Before and after pictures show destruction of beach huts by high tide
- Credit: Archant
A row of new beach huts were left toppled and flooded by surging spring tides – just days after being 'temporarily placed' on the sand.
Before and after photographs capture the destruction of the huts along Pakefield Beach, near Lowestoft, following a high tide on Tuesday, January 8.
At around 10.30am powerful waves crashed into the neat line of colourful huts, uprooting them from their bases and leaving some overturned.
The Environment Agency had warned of the possibility of 'some minor flooding to coastal roads and footpaths' in the Lowestoft area.
However, by 11am much of Lowestoft South Beach and Pakefield Beach were submerged by the rising tide.
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The huts, which are owned by Waveney District Council (WDC), were 'temporarily placed' on the beach last week to allow work on the demolition of the existing concrete chalets on the promenade.
A WDC spokesman said: 'Although our Operations Team were aware of the Environment Agency tidal forecasts, it was not anticipated that the water would reach some of the huts.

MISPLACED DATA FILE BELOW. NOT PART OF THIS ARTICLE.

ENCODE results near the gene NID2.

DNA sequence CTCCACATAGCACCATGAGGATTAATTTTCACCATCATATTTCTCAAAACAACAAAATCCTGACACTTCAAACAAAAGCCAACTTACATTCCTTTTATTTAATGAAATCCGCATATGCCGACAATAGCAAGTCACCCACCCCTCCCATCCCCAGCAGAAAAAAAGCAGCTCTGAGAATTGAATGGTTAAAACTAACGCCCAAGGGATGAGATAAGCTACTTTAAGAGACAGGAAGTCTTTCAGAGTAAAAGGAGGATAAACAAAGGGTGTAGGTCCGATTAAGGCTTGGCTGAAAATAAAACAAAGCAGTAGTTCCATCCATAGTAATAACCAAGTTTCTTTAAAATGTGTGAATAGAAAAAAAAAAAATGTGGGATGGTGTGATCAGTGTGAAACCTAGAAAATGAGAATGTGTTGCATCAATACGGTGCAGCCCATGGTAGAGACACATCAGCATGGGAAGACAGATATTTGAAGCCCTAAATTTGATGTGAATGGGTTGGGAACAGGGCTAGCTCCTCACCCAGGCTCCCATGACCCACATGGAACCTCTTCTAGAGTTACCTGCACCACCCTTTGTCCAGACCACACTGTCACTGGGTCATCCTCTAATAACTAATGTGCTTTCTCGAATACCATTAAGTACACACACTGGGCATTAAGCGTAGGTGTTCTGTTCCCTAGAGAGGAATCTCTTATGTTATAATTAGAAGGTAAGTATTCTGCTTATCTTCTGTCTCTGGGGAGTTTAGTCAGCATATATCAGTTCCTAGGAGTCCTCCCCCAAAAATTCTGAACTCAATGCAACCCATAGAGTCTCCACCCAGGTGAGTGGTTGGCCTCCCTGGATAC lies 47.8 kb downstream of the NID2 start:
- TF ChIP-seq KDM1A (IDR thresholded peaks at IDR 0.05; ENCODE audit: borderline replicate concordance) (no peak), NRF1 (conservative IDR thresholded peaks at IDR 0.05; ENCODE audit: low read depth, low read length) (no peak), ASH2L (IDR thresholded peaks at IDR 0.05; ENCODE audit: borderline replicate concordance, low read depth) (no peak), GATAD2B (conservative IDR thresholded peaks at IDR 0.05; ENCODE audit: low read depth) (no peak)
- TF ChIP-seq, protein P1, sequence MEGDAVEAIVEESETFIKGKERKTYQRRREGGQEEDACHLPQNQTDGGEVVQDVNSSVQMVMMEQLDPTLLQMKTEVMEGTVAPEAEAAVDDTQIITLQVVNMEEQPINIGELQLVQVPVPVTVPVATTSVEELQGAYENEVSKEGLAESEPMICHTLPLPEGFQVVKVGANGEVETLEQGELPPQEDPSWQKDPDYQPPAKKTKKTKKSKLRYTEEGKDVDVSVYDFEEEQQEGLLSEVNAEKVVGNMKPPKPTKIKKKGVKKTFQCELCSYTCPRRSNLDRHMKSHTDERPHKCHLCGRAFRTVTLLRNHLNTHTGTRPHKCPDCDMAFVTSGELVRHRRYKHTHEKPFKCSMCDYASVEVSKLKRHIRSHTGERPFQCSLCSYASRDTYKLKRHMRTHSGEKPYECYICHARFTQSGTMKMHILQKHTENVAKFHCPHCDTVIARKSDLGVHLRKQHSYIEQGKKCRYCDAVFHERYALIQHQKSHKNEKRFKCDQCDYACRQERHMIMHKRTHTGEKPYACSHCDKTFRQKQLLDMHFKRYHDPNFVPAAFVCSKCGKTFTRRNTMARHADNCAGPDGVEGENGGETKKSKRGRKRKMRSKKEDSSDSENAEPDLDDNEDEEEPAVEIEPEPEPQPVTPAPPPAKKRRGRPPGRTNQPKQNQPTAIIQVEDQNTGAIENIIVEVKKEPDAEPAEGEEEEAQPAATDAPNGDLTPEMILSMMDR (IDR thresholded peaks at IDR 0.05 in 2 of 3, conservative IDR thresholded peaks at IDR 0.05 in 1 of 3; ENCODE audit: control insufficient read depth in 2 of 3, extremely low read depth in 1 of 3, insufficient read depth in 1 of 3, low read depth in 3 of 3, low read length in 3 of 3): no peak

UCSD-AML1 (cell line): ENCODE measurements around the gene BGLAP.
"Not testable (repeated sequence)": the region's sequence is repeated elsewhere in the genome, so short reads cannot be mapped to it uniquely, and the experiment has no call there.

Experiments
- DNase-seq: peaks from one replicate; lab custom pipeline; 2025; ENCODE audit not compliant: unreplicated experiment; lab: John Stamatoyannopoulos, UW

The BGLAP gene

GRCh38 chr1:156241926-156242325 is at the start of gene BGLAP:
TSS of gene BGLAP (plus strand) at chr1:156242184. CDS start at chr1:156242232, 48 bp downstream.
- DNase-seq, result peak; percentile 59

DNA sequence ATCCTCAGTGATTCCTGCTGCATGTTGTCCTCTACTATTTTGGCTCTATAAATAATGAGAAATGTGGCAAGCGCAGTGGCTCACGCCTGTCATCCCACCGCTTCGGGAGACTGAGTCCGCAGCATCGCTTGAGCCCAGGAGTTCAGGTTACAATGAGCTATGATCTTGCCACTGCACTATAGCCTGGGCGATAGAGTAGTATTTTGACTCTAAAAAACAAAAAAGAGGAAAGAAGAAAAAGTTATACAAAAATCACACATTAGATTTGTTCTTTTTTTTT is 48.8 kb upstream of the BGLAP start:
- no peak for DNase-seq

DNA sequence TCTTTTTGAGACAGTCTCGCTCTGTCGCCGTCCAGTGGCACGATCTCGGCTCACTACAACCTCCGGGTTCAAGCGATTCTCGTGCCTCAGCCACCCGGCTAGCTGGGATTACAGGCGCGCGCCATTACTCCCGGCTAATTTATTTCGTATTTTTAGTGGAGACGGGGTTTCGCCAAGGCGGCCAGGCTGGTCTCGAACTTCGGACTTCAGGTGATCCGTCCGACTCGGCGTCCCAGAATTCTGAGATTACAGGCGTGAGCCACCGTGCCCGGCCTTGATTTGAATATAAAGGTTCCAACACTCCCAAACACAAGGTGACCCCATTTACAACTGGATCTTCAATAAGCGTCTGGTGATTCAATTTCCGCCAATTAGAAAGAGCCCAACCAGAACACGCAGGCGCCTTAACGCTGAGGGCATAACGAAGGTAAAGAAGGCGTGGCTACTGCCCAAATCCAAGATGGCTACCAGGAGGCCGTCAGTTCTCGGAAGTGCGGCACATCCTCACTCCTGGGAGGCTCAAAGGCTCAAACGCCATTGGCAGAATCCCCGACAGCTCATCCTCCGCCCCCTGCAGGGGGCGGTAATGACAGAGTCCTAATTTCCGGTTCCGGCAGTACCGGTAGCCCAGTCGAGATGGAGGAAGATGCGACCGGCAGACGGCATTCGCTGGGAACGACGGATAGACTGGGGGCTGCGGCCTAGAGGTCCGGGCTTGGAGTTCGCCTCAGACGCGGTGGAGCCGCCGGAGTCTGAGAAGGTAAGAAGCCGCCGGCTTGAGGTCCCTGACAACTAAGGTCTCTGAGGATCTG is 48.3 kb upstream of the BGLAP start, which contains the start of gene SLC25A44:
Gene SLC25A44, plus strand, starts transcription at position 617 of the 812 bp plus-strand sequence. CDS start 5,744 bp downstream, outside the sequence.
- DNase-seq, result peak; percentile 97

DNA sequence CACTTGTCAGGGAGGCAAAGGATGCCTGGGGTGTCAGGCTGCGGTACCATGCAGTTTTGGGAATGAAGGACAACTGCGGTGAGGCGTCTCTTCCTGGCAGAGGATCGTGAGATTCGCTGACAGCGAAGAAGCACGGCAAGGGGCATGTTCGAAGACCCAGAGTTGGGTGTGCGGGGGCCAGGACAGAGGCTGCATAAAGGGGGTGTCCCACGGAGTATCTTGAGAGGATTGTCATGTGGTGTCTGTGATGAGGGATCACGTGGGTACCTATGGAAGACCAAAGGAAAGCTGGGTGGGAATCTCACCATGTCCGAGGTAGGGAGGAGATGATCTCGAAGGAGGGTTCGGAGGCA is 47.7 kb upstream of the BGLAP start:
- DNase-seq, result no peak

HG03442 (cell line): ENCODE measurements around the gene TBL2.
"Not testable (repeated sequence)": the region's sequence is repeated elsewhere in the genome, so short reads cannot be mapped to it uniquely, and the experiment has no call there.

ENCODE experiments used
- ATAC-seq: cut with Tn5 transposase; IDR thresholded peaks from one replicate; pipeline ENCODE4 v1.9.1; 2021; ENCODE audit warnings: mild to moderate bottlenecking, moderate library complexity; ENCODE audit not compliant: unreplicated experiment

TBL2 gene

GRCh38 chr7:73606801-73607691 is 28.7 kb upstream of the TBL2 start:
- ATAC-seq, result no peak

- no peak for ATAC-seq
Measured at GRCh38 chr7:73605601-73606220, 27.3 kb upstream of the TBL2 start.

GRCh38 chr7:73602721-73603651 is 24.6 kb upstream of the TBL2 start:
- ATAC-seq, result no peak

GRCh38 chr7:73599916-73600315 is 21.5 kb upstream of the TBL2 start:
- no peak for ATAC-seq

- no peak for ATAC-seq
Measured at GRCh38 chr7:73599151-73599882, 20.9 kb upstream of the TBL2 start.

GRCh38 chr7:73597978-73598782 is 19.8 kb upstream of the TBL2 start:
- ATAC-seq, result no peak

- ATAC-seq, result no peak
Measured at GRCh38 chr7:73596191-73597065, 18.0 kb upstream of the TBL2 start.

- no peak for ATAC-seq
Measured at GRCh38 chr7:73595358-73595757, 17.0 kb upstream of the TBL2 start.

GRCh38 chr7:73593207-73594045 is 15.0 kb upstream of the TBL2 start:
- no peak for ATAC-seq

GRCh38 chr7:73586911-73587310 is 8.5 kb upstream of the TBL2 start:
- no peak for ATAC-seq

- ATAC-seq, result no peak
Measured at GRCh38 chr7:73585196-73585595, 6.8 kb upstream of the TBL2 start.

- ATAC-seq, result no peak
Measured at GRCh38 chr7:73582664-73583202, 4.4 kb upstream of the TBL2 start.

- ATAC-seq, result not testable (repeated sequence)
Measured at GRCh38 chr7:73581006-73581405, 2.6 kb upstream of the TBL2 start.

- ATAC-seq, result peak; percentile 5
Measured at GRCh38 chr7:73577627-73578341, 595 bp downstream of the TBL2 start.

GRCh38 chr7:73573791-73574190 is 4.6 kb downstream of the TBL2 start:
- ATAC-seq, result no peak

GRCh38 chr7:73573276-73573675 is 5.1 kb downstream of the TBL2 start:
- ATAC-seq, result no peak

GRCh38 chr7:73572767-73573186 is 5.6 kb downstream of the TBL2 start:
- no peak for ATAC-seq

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'A crane operator is now on site and once the waters recede, the huts will be returned to the promenade and an assessment will be made, with subsequent repairs made to any damage.
'Planned work on the concrete chalets will be put on hold while this assessment takes place.'
Terry Watson, secretary of the South Lowestoft Beach Hut Association, was shocked they were even placed in such a location.
He said: 'It is surprising given the local knowledge that most people here have that they put them there this early in the season.
'It's easy to say but it should have been foreseen. We know the high tide comes at this time of year. You know if you put them on there it's a risk.'
Mr Watson added: 'I hope they have insurance.'
Peter Barry, from nearby Cefas, added: 'It looks pretty disastrous; it's a pity they didn't come and ask Cefas.
'There are people in Cefas who would have seen it coming. There is going to be a lot of angry people because they pay a lot of money for those plots.'